The remaining campaigns, “Imperial Japan” and “Pacific Allies,” each consists of several scenarios. Playing as the Japanese will eventually lead to an invasion of Australia, while the American campaign will follow through with historical battles.
After completing the “Boot Camp” campaign as the Americans, I chose to play the Japanese campaign, the first scenario of which is Pearl Harbor. This scenario introduces mostly air combat as you engage American fighters scrambling to protect the battleships at Pearl Harbor from your torpedo and dive bombers. Similar to the destroyers, torpedo bombers can engage adjacent-hex ship targets, and they will require a set amount of turns to reload for another attack. While not historically accurate by any means, this keeps the game flow moving without having to constantly fly back to rearm.
The list is long! If it fought in the Pacific, then you will likely see it in this game. Order of Battle: Pacific’s game page points out that there are over 500 units: early units include the M3 Stuart, Type 97 Chi-Ha, A6M Zero and F4U Corsair fighters; later units add Nakajima Kikka and P-80 Shooting Star jet-fighters, Montana and Super Yamato Class battleships and T28, T29 and Type 100 I/O heavy tanks to the mix. With so many units, it would be nice if the designers had put together a database to view all of the units with their strengths, weaknesses, and general information.
After completing the Pearl Harbor scenario, I was given the option to unlock a special ability for my units. I could choose from “Banzai Charge” or “Bushido Code.” I could not resist the option of issuing Banzai charges for my units. As the next scenario started, my infantry units had the option to conduct regular or Banzai attacks. It was incredibly tempting to issue Banzai charges; however, a unit risks losing nearly half of its health in the process. This options comes in handy when you call for air and artillery support before issuing a Banzai charge, though. Other abilities will be unlocked for both the Japanese and American forces as you progress through the campaigns.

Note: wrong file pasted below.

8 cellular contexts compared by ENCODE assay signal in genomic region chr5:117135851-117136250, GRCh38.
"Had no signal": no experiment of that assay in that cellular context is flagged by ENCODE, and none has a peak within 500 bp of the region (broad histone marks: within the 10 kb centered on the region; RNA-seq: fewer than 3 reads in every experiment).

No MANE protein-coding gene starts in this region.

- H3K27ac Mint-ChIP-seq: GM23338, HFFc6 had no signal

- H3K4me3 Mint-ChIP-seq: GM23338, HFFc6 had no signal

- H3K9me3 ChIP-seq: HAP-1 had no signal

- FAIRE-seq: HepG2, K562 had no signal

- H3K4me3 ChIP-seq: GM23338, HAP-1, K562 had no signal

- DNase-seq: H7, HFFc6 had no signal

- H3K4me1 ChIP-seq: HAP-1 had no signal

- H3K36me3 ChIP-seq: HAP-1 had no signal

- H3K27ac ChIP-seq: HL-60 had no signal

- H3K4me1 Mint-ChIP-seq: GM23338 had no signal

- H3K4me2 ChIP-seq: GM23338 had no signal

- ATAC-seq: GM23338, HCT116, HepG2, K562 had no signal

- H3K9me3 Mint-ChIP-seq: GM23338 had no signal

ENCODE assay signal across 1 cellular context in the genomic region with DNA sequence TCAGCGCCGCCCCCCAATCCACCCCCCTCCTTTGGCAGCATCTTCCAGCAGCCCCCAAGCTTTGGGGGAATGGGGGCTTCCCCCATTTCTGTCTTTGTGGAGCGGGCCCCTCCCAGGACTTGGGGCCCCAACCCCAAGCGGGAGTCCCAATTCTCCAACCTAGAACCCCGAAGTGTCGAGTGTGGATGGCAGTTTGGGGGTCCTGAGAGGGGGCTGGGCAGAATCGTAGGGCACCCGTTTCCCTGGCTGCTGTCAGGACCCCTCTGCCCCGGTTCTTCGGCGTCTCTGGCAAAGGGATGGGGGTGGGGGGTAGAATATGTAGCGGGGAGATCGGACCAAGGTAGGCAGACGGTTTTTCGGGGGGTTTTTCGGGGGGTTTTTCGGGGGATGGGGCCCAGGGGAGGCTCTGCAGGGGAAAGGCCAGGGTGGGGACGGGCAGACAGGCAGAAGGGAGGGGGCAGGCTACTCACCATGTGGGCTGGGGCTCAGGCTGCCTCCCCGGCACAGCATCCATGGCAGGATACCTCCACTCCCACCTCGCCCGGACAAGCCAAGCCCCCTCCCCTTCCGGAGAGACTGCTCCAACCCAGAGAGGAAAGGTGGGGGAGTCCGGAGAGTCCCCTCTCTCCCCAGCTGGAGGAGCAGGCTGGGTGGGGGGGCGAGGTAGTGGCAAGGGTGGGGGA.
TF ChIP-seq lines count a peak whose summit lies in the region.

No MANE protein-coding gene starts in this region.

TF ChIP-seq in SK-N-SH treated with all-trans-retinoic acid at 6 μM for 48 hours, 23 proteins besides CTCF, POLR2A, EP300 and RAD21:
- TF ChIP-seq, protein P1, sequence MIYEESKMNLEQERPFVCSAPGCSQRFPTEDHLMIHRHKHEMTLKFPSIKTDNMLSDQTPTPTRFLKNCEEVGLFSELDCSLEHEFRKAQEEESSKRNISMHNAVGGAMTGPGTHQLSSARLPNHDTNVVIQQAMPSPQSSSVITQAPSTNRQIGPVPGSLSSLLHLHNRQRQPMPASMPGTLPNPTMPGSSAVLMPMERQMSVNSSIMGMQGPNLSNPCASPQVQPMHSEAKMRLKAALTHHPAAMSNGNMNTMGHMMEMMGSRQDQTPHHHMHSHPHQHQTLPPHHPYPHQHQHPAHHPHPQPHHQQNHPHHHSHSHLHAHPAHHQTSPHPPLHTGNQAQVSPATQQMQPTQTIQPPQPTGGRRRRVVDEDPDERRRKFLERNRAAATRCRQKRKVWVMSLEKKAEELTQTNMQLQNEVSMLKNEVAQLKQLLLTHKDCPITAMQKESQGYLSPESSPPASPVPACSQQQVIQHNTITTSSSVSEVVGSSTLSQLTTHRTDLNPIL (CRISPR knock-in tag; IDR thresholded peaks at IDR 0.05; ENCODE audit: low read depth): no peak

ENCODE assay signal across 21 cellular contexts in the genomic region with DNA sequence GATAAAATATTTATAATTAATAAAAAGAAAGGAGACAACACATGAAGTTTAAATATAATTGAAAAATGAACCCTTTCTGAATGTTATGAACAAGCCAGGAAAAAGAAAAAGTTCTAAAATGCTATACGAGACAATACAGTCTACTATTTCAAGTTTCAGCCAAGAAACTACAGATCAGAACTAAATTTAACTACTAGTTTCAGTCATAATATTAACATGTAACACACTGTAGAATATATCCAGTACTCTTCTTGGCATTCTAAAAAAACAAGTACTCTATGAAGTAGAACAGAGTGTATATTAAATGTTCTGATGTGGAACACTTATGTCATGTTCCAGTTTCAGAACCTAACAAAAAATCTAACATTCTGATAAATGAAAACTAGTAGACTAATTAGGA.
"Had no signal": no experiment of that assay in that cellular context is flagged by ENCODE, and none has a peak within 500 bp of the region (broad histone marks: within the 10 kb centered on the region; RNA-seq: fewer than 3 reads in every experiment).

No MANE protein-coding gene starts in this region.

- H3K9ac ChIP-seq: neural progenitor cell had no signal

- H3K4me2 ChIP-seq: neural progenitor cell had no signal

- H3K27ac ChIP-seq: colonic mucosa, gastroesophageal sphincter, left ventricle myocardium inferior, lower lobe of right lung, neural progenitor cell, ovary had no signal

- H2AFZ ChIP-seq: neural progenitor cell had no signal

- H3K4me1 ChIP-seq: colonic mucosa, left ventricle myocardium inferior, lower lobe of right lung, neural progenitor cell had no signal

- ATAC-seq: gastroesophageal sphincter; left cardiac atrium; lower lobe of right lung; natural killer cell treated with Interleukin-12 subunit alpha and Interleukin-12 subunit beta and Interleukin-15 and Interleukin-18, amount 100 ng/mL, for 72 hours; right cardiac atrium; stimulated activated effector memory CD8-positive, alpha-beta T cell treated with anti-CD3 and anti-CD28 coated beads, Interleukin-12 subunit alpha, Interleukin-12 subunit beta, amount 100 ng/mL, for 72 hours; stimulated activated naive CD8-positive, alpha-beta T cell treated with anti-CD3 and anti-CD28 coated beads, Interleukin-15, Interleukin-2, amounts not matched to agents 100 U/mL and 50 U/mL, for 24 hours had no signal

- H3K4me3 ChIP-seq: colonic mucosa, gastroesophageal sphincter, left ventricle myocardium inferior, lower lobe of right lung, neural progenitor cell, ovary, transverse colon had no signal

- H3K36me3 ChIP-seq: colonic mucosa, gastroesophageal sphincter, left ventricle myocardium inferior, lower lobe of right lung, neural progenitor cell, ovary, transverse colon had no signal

Commanders and Captains
Leading your army with a spearpoint of experienced units adds flavor to the game especially if they are led by a commander. As you play the campaigns, you will gain commanders to give units additional combat bonuses. Generals can be assigned to land units, captains to naval units, and pilots to air units. I was given a pilot named Saburo Matsuki, and I assigned him to my Ki-43 army fighter plane. His pilot kills and logbook are updated during the fight and will continue updating throughout the campaign. Commanders run the risk of being injured or imprisoned if they are put in harm’s way, but they will eventually return to your army.